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Kona Grill & Motorworks Brewery June 15, 2015

Posted by nrhatch in Exercise & Fitness, Food & Drink, Fun & Games, Humor.
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42 comments

A few weeks back, we went out for Happy Hour, starting with rum tasting at the Drum Circle Distillery.

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A few happy hours later, we ended the outing at Kona Grill where we shared an appetizer portion of smoked gouda fondue with pretzel bites and apple slices for dipping.

One appetizer and neither of us needed dinner that night.

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To make sure I got my full intake of salt, I ordered a margarita.

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Two days later, we went to Motorworks Brewery ~ the largest beer garden in Florida.

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There, we enjoyed great music, gorgeous weather, good beer.

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We used the putting green, tossed bean bags at Corn Holes, and rolled Bocce Balls around.

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We were about to leave and a couple from Tampa offered to buy me another flight of beer.  How could I refuse?

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Aah . . . that’s better!

How’s Your Backhand? March 7, 2015

Posted by nrhatch in Exercise & Fitness, Fun & Games, Humor, Joke.
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63 comments

Goofy-Riding-A-BikeTwo young boys walked into a pharmacy one day, picked out a box of tampons and proceeded to the checkout counter.

The pharmacist at the counter asked the older boy, “Son, how old are you?’

‘Eight’, the boy replied.

The man continued, ‘Do you know what these are used for?’

The boy replied, ‘Not exactly, but they aren’t for me. They’re for him. He’s my brother. He’s four.”

Swimming“Oh, really?” the pharmacist replied with a grin.  “How’s that?”

“We saw on TV that if you buy these you can swim, play tennis and ride a bike. Right now, he can’t do none of those things.”

Aah . . . that’s better!

E-mail from unknown author (sent by Joe M.)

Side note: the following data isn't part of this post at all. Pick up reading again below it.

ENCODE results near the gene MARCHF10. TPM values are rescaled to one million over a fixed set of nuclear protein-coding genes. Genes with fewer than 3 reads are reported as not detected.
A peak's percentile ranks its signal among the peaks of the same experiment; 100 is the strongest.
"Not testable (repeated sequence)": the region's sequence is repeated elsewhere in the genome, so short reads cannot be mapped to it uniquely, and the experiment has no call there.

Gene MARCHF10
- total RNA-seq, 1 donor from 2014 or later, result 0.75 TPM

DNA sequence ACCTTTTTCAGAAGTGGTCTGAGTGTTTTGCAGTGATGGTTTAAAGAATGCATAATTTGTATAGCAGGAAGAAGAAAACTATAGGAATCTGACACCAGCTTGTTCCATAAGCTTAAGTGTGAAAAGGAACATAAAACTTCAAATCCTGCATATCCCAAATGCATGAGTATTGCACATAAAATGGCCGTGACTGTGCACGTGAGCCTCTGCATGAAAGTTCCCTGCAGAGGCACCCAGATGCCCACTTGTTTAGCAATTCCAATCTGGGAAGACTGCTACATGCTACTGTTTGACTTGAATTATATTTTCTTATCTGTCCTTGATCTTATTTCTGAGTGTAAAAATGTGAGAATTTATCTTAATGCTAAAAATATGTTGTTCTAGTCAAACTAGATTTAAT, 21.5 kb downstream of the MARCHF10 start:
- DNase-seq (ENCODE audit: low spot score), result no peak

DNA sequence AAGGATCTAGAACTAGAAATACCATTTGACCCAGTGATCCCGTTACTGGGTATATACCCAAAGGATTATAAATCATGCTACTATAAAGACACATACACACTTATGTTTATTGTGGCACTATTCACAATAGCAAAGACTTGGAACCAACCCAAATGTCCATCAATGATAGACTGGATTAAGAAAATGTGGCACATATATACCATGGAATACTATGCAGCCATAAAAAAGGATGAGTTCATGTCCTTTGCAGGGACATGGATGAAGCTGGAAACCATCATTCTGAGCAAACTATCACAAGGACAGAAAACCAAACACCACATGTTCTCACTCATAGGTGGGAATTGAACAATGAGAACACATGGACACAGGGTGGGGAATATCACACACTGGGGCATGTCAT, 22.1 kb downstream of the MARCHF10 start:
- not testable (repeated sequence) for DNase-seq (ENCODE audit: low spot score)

An Unwanted Visitor August 22, 2014

Posted by nrhatch in Exercise & Fitness, Health & Wellness, Humor.
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40 comments

I stepped outside to go for a walk and came face-to-face with a 4-foot-long black racer.

I retraced my steps and raced inside.

Pluto-RollerskatingExercise is over-rated.

 

Aah . . . that’s better!

Change June 6, 2014

Posted by nrhatch in Exercise & Fitness, Food & Drink, Health & Wellness.
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42 comments

Chicken-Little-PosterFor many things, it’s slow and steady progress (not perfection) that helps us manifest change.

For others, cold turkey works best.

Gobble.  Gobble.

For example, switching from regular milk to skim milk or from dairy milk to almond or soy milk is harder if we alternate back and forth.  We don’t acclimate to the new milk until we STOP drinking the old milk.

The same is true of other dietary changes.

Our taste buds adapt to less salt and less sugar, but only after we eliminate the “problem foods” from our daily diet.

Also, change is easier if we don’t rely on sheer will power alone.

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Most of us are impatient and don’t want to wait.  Delayed gratification often is not enough to keep us slogging along with the new regime.

If we focus on the short term rewards gained from the behavioral changes we’re making, rather than on what we are giving up, it makes it easier to stick with the new behavior until it becomes status quo.

For example, we can focus on how we feel after a vigorous walk, rather than obsessing about the slow-to-move number on the bathroom scale.

Aah . . . that’s better!

For some terrific tips on mindful change:  What Needs to Change for Change to Happen (Find Your Middle Ground)

Exercise Rocks! June 4, 2014

Posted by nrhatch in Exercise & Fitness, Health & Wellness.
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32 comments

250px-Scottish_hammer_throw_illustrationExercise releases endorphins and elevates mood.

It improves our fitness and sense of well-being.

It makes us happy.

Exercise ups our energy level, increases our metabolism, and regulates our appetite.

It normalizes melatonin production and enhances the sleep cycle.

It resets the limbic system, and releases pent up stress and anxiety.

Even if we’re not tossing rocks, exercise rocks!

It’s the fountain of youth.

Get moving!

Aah . . . that’s better!

Work Out Without Working Up A Sweat May 2, 2014

Posted by nrhatch in Exercise & Fitness, Fun & Games, Health & Wellness.
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23 comments

In 7 Ways Water Workouts Work Wonders, we touched upon the many benefits of staying cool while working out and getting fit.